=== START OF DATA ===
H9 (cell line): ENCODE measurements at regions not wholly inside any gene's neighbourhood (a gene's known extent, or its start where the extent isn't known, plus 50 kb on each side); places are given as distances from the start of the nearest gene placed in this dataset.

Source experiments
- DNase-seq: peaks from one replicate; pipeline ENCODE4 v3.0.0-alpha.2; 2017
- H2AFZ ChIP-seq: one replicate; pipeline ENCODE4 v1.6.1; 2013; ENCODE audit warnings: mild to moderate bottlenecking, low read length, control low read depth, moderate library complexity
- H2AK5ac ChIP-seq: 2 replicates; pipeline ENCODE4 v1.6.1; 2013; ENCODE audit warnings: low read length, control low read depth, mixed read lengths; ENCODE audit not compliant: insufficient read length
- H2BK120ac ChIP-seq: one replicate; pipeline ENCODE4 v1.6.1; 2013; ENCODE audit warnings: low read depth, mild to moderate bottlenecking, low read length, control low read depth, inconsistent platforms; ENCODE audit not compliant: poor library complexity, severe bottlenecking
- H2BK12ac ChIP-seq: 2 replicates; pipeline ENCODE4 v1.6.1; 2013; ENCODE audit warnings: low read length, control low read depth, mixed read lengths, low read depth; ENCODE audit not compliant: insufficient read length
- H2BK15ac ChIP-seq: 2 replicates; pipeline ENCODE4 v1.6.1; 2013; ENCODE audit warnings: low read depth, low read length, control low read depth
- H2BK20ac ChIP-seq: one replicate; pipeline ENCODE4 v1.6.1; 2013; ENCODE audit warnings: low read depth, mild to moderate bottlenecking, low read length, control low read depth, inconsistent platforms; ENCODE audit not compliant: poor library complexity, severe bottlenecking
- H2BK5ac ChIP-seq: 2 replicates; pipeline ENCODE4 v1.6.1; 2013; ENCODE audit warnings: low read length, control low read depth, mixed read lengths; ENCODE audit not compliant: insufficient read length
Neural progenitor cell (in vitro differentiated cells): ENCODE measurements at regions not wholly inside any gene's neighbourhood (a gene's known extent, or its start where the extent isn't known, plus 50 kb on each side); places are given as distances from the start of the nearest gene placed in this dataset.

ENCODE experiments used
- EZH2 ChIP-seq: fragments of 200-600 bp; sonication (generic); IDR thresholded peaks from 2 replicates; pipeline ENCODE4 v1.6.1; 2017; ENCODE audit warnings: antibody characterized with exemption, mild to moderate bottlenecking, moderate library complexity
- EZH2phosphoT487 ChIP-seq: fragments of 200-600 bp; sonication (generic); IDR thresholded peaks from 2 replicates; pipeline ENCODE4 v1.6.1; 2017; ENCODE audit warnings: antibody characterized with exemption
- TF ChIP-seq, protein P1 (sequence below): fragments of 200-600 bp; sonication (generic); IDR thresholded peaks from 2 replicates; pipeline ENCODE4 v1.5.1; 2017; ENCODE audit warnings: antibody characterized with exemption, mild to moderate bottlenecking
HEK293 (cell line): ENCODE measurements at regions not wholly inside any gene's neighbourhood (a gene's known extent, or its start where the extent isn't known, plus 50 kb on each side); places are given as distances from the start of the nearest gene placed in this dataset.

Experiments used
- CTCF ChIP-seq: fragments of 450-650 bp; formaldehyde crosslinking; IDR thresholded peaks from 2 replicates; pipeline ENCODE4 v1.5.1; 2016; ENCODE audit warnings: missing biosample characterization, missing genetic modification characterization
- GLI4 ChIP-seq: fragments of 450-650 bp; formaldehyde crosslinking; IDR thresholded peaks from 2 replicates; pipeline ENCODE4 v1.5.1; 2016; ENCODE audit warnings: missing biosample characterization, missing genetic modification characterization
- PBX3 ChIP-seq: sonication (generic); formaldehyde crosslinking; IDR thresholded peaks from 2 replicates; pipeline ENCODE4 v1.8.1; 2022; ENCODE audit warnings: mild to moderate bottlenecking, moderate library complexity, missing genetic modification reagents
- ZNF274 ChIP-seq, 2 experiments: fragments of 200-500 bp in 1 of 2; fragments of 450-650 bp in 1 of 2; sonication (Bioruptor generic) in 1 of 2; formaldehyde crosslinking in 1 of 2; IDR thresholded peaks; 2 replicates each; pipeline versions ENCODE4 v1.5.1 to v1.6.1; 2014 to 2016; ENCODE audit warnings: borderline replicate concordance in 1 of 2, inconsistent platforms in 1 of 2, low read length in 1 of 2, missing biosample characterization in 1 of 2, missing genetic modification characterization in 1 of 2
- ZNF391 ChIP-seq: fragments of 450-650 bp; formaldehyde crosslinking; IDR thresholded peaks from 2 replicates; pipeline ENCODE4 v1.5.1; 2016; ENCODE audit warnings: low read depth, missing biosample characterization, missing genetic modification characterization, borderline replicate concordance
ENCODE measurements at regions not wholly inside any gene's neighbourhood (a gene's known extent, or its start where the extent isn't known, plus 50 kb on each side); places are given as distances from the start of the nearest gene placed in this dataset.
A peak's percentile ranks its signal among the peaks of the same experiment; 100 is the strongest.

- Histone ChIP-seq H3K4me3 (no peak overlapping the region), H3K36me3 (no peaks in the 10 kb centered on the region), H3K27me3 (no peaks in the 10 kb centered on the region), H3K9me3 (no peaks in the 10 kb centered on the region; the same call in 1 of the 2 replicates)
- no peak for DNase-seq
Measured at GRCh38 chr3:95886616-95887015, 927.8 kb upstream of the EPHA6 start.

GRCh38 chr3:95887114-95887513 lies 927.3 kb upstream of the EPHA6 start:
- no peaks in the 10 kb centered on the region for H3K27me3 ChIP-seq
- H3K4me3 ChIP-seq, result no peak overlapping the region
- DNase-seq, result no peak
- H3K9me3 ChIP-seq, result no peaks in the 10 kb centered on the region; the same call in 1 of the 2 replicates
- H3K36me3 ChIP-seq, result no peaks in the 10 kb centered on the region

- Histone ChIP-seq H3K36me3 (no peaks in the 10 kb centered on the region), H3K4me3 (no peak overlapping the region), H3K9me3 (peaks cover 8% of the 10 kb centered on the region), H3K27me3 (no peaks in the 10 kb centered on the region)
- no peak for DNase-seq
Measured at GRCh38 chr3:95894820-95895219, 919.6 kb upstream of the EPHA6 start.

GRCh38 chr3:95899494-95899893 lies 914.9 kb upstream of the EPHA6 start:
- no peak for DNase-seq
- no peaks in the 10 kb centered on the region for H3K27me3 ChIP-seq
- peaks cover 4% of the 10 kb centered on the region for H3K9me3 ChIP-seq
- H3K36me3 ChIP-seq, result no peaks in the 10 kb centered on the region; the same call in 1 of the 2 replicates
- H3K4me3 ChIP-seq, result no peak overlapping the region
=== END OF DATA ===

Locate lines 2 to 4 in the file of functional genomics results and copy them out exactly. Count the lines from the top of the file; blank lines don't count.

Source experiments
- DNase-seq: peaks from one replicate; pipeline ENCODE4 v3.0.0-alpha.2; 2017
- H2AFZ ChIP-seq: one replicate; pipeline ENCODE4 v1.6.1; 2013; ENCODE audit warnings: mild to moderate bottlenecking, low read length, control low read depth, moderate library complexity